On a warm autumnal morning last month, three men lounging outside a mosque in Istanbul were chopped down with military precision by a burst of automatic fire.
The gunman took the time to make sure none of his targets had survived, firing a bullet at point blank range into the head of each victim as they lay sprawled on the ground.
The three dead men – Rustam Altemirov, Zaurbek Amriyev and Berg-Khakh Musayev – were all Chechens. A Russian arrest warrant had been issued for Amriyev in connection with the January 2011 bombing of Moscow airport, which claimed 35 lives.
The Turkish police investigation of the incident has identified what appears to be a team of eight individuals traveling under false Russian identities who had kept the targets under surveillance in the weeks before the hit.
The Turkish police believe that they were all members of Russia’s Military Intelligence Service, the GRU. Since 2006 Russian secret services have been authorized under a law signed by then President Putin to kill terrorists abroad.
There is little practical difference between the apparent Russian hit on three Chechen militants in Turkey and the US killing later the same month of militant Islamic preacher Anwar Al-Awlaki and Inspire editor Samir Khan in Yemen by firing a missile from an airborne drone.
Similarly, we might add to the mix the murder of alleged Hamas quartermaster Mahmoud al-Mabhouh, suffocated in a hotel in Dubai January 19, 2010, by a team of assassins apparently working for the Israeli Intelligence Service, Mossad.
And just this week we have heard news of a plot to assassinate the Saudi Ambassador in Washington DC, allegedly hatched by the Quds force of the Iranian Revolutionary Guards.
Murder and assassination as an instrument of state policy seems to be making a comeback, and the US adoption of drone strikes as an almost reflex response to potential terrorist threats is helping empower other states around the world to use lethal force against enemies overseas.
More often than not these states are quick to cite the ‘war on terror’ rubric to justify their actions.
This is something that should concern us all, because if intelligence agents start bringing violence and mayhem to the streets of towns and cities around the world, quite apart from the illegality of such tactics, a lot of innocent people are going to get caught in the crossfire.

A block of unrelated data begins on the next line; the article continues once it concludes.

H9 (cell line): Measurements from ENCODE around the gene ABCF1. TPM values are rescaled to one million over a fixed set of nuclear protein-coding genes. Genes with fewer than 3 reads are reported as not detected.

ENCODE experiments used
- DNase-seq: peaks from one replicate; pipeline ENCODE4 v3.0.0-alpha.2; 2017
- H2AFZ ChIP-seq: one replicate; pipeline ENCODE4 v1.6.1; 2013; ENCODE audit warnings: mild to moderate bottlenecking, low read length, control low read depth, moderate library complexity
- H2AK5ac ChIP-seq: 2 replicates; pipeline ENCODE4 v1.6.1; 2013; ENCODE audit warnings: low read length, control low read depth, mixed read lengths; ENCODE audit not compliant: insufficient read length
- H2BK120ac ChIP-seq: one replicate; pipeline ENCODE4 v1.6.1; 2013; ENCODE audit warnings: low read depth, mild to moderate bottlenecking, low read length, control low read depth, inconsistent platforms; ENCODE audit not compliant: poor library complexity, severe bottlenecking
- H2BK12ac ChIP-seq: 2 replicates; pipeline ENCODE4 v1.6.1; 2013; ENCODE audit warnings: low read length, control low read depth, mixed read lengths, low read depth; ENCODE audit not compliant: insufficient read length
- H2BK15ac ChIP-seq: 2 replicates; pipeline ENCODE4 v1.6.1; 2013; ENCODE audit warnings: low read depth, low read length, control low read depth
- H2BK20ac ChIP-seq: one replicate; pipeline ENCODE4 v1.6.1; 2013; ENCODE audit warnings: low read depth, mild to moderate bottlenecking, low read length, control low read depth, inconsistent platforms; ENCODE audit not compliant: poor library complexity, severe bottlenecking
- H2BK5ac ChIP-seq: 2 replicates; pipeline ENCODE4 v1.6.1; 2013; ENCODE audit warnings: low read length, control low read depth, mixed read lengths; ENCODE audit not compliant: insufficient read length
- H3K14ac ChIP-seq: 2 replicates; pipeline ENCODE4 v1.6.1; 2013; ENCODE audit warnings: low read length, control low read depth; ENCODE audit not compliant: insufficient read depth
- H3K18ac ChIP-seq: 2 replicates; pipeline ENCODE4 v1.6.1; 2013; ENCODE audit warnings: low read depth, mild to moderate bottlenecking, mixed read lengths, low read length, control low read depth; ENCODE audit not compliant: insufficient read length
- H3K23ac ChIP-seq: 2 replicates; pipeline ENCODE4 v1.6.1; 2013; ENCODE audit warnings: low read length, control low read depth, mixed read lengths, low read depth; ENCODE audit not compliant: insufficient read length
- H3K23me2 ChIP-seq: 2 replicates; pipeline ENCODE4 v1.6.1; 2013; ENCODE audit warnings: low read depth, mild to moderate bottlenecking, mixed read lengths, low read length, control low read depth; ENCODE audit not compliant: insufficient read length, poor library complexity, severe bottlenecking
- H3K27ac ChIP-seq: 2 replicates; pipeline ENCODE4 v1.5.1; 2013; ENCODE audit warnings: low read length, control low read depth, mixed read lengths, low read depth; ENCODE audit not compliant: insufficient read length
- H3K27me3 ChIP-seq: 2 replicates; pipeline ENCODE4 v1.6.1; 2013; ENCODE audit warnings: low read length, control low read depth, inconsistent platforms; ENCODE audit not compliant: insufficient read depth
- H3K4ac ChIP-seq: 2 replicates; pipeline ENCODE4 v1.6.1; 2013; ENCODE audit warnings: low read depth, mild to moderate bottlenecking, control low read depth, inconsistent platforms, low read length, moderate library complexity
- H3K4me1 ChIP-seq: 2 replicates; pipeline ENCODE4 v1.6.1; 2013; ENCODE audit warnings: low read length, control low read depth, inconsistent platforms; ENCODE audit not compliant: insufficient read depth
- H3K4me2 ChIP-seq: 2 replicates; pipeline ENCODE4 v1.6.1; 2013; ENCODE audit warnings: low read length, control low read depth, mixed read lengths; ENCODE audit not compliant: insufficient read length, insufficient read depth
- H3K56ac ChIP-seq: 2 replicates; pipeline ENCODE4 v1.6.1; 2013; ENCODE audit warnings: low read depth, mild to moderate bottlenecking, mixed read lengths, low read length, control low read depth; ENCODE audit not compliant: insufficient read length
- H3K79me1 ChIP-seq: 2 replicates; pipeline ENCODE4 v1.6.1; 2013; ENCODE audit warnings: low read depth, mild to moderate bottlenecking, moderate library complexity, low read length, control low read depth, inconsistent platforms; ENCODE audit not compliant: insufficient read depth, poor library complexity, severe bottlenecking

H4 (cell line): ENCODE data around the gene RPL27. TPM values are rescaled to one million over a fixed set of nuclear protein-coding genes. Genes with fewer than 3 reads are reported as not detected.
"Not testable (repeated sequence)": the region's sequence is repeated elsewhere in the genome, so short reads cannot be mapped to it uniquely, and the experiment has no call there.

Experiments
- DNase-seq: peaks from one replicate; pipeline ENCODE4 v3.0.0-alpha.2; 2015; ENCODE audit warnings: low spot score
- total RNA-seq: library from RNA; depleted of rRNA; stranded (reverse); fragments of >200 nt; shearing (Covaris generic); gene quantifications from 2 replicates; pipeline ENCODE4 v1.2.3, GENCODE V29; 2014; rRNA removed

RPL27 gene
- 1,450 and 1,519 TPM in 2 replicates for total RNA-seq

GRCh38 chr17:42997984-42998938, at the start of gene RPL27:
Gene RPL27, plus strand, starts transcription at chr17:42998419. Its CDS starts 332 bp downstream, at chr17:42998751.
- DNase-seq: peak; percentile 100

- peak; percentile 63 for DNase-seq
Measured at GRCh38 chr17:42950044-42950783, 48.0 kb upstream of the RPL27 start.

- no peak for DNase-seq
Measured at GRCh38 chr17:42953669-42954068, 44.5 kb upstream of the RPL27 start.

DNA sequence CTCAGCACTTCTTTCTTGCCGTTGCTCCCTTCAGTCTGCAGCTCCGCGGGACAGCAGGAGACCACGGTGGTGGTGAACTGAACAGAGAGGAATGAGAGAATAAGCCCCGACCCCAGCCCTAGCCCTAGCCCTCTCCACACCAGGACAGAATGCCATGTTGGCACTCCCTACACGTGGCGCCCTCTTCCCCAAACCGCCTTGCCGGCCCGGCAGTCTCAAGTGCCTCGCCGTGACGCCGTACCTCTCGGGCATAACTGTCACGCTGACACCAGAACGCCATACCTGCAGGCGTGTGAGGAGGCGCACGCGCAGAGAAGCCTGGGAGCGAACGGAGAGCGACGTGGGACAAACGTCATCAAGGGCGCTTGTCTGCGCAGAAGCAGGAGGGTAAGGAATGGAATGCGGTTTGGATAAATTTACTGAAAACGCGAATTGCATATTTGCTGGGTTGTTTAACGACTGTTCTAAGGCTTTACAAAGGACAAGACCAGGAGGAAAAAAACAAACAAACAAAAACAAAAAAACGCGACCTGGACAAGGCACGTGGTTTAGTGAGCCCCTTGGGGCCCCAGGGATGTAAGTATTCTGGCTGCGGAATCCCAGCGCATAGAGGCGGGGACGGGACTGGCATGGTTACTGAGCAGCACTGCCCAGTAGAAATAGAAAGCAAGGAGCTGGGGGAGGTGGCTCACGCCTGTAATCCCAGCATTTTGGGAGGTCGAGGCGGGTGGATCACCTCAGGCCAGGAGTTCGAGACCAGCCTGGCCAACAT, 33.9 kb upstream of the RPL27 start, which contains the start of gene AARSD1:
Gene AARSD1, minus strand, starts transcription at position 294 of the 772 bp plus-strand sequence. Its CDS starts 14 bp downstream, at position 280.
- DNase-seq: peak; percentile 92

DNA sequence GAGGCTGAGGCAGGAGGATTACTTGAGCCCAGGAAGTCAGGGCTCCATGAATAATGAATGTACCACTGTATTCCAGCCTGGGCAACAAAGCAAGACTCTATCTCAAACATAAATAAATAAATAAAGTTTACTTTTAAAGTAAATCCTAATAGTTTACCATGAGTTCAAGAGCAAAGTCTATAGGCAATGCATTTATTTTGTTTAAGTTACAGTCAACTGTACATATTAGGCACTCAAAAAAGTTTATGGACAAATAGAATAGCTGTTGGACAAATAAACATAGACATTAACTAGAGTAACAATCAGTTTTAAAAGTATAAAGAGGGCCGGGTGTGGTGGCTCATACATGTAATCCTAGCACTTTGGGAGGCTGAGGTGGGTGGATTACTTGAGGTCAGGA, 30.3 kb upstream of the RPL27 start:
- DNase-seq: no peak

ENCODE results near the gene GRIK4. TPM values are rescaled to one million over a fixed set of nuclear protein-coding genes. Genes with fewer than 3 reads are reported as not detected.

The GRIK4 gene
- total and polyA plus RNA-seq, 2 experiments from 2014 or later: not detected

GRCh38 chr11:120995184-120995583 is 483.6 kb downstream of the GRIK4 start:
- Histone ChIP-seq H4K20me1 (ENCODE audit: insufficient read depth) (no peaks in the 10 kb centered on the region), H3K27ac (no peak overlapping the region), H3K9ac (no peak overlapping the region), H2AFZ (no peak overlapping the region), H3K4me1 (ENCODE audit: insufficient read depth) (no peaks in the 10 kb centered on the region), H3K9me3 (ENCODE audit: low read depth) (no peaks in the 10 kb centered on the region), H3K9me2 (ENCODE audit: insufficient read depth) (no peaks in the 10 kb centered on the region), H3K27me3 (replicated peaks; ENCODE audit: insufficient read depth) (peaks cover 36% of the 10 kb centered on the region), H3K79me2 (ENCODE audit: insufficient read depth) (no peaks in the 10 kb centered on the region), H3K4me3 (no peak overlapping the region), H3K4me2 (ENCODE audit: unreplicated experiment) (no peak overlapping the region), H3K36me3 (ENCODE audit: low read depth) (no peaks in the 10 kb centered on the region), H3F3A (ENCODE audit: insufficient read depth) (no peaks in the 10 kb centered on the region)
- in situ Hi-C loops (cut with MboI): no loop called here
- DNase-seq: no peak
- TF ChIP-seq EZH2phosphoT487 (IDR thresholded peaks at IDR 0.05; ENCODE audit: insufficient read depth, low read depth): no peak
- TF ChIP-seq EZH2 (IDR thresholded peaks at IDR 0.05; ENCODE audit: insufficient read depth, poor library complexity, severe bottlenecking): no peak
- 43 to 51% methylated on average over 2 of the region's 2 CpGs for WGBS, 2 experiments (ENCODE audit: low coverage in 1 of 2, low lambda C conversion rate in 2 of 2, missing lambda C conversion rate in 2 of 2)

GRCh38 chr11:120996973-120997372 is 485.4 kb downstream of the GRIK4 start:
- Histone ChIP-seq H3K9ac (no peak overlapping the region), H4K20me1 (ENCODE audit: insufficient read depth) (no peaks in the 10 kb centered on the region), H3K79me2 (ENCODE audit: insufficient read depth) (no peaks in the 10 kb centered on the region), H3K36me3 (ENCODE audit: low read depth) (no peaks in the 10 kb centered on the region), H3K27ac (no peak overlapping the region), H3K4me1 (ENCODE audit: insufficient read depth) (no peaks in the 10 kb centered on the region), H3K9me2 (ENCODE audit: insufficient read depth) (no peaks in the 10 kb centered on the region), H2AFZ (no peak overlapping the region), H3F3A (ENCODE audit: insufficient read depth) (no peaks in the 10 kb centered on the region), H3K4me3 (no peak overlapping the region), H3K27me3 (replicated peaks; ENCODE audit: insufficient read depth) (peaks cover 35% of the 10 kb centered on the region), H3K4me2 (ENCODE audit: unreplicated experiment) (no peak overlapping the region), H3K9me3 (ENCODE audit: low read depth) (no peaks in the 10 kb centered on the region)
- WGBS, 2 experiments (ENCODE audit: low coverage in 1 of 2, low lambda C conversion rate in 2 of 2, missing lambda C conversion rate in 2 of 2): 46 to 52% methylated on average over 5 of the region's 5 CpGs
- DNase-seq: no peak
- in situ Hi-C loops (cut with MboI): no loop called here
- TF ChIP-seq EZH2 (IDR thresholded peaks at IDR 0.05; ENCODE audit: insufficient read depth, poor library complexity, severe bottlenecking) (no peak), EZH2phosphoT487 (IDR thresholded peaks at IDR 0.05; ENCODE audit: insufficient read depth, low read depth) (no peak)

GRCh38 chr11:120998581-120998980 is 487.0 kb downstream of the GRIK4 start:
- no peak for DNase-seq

Israel’s history of targeted killing is instructive. No matter how high-minded the intention, these operations soon careen out of control.
In April 1973 Israeli Special Forces launched an attack on several Palestinian targets in Beirut including the headquarters of the Popular Democratic Front for the Liberation of Palestine (PDFLP). The strike on the PDFLP building claimed the lives of two Lebanese policemen and an Italian housewife who was shot dead when she opened her front door to investigate noises coming from outside.
The Mossad car bomb that killed the alleged mastermind of the Munich Olympics massacre, Ali Hassan Salameh, in Beirut in January 1979 also claimed the lives of four innocent bystanders including a German nun and a British student, as well as injuring 18 others.
An earlier assassination attempt in Lillehammer, Norway, claimed the life of an innocent Moroccan waiter, Ahmed Bouchiki, after incompetent Mossad agents mistook him for Salameh.
This kind of contempt for innocent life starts to look a lot like terrorism, and that is the road we are heading down at breakneck speed.
President Obama needs to take a good long hard look in the mirror, and if he doesn’t want to see once and future President Putin staring back at him he needs to reign in his administration’s baser instincts and bring America’s counterterrorism policies back within the rule of law.